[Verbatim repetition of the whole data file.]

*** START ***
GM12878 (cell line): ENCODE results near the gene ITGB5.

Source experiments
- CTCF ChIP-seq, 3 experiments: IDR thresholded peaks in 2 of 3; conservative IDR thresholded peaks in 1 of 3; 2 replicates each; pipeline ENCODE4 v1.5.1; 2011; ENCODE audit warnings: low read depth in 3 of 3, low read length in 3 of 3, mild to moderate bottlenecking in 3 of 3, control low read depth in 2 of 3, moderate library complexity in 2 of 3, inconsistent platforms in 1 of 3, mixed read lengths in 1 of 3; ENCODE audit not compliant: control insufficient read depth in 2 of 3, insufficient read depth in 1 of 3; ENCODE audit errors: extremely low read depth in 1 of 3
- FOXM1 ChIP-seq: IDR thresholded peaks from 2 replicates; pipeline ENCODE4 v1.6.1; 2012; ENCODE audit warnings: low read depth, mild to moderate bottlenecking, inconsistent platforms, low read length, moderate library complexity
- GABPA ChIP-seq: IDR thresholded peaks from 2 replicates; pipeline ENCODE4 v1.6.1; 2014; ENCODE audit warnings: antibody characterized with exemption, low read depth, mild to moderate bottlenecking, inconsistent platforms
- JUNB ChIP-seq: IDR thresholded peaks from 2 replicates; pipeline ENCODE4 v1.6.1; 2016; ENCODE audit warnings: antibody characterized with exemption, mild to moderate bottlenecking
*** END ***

GM12878 (cell line): ENCODE results near the gene ITGB5.

Source experiments
- CTCF ChIP-seq, 3 experiments: IDR thresholded peaks in 2 of 3; conservative IDR thresholded peaks in 1 of 3; 2 replicates each; pipeline ENCODE4 v1.5.1; 2011; ENCODE audit warnings: low read depth in 3 of 3, low read length in 3 of 3, mild to moderate bottlenecking in 3 of 3, control low read depth in 2 of 3, moderate library complexity in 2 of 3, inconsistent platforms in 1 of 3, mixed read lengths in 1 of 3; ENCODE audit not compliant: control insufficient read depth in 2 of 3, insufficient read depth in 1 of 3; ENCODE audit errors: extremely low read depth in 1 of 3
- FOXM1 ChIP-seq: IDR thresholded peaks from 2 replicates; pipeline ENCODE4 v1.6.1; 2012; ENCODE audit warnings: low read depth, mild to moderate bottlenecking, inconsistent platforms, low read length, moderate library complexity
- GABPA ChIP-seq: IDR thresholded peaks from 2 replicates; pipeline ENCODE4 v1.6.1; 2014; ENCODE audit warnings: antibody characterized with exemption, low read depth, mild to moderate bottlenecking, inconsistent platforms
- JUNB ChIP-seq: IDR thresholded peaks from 2 replicates; pipeline ENCODE4 v1.6.1; 2016; ENCODE audit warnings: antibody characterized with exemption, mild to moderate bottlenecking